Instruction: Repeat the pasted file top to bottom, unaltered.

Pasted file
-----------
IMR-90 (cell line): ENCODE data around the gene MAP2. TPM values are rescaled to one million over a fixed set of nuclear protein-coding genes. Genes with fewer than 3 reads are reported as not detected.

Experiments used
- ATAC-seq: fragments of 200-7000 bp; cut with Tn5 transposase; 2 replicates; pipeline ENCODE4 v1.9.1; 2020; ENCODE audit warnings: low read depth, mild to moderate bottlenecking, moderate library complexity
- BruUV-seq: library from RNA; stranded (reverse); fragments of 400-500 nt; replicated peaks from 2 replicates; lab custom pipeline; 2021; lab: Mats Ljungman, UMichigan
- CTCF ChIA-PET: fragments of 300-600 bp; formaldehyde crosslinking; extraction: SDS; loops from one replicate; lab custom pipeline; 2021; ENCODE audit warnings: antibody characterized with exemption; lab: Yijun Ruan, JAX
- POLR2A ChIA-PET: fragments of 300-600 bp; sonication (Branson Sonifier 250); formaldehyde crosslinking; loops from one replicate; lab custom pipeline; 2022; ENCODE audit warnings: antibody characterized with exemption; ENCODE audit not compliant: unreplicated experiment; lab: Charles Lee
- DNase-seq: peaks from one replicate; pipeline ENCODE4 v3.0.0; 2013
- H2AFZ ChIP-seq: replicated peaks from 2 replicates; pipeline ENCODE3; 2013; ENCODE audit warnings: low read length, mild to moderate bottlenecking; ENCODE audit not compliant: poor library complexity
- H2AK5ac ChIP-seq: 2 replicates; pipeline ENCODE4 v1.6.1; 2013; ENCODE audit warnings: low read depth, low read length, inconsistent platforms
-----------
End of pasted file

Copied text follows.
IMR-90 (cell line): ENCODE data around the gene MAP2. TPM values are rescaled to one million over a fixed set of nuclear protein-coding genes. Genes with fewer than 3 reads are reported as not detected.

Experiments used
- ATAC-seq: fragments of 200-7000 bp; cut with Tn5 transposase; 2 replicates; pipeline ENCODE4 v1.9.1; 2020; ENCODE audit warnings: low read depth, mild to moderate bottlenecking, moderate library complexity
- BruUV-seq: library from RNA; stranded (reverse); fragments of 400-500 nt; replicated peaks from 2 replicates; lab custom pipeline; 2021; lab: Mats Ljungman, UMichigan
- CTCF ChIA-PET: fragments of 300-600 bp; formaldehyde crosslinking; extraction: SDS; loops from one replicate; lab custom pipeline; 2021; ENCODE audit warnings: antibody characterized with exemption; lab: Yijun Ruan, JAX
- POLR2A ChIA-PET: fragments of 300-600 bp; sonication (Branson Sonifier 250); formaldehyde crosslinking; loops from one replicate; lab custom pipeline; 2022; ENCODE audit warnings: antibody characterized with exemption; ENCODE audit not compliant: unreplicated experiment; lab: Charles Lee
- DNase-seq: peaks from one replicate; pipeline ENCODE4 v3.0.0; 2013
- H2AFZ ChIP-seq: replicated peaks from 2 replicates; pipeline ENCODE3; 2013; ENCODE audit warnings: low read length, mild to moderate bottlenecking; ENCODE audit not compliant: poor library complexity
- H2AK5ac ChIP-seq: 2 replicates; pipeline ENCODE4 v1.6.1; 2013; ENCODE audit warnings: low read depth, low read length, inconsistent platforms